Characteristics Of Aluminium

  • Aluminium is the third most abundant element in the Earth's crust. In nature however it only exists in very stable combinations with other materials (particularly as silicates and oxides) and it was not until 1808 that its existence was first established.
  • Aluminum is light. Its density is only one third that of steel. Aluminum is resistant to weather, common atmospheric gases and a wide range of liquids. Aluminum has a high reflectivity, and therefore finds more decorative uses. Aluminum has high elasticity, which is an advantage in structures under shock loads.
  • Aluminium keeps its toughness down to very low temperatures, without becoming brittle like carbon steels. It is easily worked and formed. Aluminium conducts electricity and heat nearly as well as copper.


Supply and Demand


Global Scenario

  • Aluminium ore, most commonly bauxite, is plentiful and occurs mainly in tropical and sub-tropical areas - Africa, West Indies, South America and Australia. There are also some deposits in Europe 
  • The leading producing countries include the United States, Russia, Canada, the European Union, China, Australia, Brazil, Norway, South Africa, Venezuela, the Gulf States (Bahrain and United Arab Emirates), India and New Zealand; together they represent more than 90 percent of the world primary aluminium production.
  • The largest aluminium markets are North America, Europe and East Asia.
  • The global production of aluminium is about 27.7 and 28.9 million tons in 2003 and 2004 respectively.
  • China, Russia, Canada and United States produced about 6.1, 3.6, 2.64 and 2.5 million tons of aluminium in year 2004 respectively. 


Indian Scenario

  • India is considered the fifth largest producer of aluminium in the world.
  • It is estimated at about 3037 million tonnes for all categories of bauxite (proved, probable and possible). With the present level of consumption of aluminum, the identified reserves would have an estimated life of over 350 years. India's reserves are estimated to be 7.5 per cent of the total deposits and installed capacity is about 3 per cent of the world.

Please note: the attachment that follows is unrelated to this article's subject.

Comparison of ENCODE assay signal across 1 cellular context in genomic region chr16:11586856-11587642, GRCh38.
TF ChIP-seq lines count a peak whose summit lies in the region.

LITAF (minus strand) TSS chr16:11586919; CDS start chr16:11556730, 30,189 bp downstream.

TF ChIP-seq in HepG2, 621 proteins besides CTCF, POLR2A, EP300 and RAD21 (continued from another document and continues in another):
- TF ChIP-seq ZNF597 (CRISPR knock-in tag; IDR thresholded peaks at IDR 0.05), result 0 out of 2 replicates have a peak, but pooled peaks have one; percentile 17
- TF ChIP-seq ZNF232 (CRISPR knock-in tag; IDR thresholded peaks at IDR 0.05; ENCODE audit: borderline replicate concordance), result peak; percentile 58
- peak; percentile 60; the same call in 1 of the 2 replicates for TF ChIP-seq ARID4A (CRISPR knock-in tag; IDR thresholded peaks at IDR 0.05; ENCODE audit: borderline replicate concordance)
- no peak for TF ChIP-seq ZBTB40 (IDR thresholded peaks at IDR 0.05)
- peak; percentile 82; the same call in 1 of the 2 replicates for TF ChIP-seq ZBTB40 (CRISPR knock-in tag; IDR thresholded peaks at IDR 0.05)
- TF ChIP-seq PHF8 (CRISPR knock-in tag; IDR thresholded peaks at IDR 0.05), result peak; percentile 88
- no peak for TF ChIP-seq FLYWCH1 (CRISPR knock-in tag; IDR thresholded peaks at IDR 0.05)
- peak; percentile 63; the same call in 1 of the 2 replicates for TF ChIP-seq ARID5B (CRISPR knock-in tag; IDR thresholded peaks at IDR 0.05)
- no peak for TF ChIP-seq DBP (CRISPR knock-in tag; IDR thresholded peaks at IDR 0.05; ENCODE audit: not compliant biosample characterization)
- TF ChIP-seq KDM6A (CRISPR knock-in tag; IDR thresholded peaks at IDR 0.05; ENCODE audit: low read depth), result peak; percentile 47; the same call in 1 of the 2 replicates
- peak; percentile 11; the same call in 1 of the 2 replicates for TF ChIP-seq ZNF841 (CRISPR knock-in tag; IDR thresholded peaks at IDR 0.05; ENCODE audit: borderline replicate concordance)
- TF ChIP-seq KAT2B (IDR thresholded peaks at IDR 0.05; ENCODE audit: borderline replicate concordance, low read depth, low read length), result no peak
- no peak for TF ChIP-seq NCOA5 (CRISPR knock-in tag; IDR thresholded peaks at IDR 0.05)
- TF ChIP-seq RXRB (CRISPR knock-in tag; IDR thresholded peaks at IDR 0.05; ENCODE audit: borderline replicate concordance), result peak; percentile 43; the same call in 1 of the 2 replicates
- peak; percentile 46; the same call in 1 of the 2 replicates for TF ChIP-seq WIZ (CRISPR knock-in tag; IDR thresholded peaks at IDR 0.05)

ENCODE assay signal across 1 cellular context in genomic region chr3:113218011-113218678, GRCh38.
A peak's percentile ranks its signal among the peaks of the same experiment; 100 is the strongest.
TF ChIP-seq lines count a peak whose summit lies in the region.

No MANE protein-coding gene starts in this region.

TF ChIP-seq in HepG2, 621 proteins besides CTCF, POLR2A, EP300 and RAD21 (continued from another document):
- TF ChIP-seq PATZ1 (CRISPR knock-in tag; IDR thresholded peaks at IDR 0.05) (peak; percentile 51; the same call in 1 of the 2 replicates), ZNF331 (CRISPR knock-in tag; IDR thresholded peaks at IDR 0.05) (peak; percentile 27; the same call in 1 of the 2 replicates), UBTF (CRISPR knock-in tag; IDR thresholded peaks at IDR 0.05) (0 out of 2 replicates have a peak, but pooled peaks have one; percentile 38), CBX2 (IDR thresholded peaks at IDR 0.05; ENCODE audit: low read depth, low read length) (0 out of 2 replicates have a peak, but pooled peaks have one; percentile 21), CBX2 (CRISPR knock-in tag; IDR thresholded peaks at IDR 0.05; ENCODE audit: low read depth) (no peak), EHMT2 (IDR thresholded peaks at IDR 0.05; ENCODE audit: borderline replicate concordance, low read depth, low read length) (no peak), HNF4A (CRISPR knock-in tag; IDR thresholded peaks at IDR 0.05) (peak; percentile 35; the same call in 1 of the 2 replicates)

• In terms of demand and supply, the situation is not only self-sufficient, but it also has export potential on a competitive basis. India's annual export of aluminium is about 82,000 tonnes.
  • India’s annual consumption of Aluminum is around 6.18 lakh tons and is projected to increase to 7.8 lakh tones by 2007.
  • About a decade back, the primary Indian aluminium producers were BALCO, NALCO, INDAL, HINDALCO and MALCO. Of the five, two (BALCO and NALCO) were in the public sector while the other three were in the private sector
  • As a result of the process of liberalization of trade in aluminium, India has emerged as a net exporter of aluminium, on competitive terms. Government monopoly, in terms of aluminium production, removal of price and distribution control over aluminium, has been diluted in favour of private sector. The ownership pattern in private sector has undergone changes. With the takeover of INDAL by the HINDALCO, it has emerged as the major producer of aluminium in the country.


World Aluminium Markets

  • LME, TOCOM, SHFE and NYMEX are the important international markets that provide direction to the aluminium prices.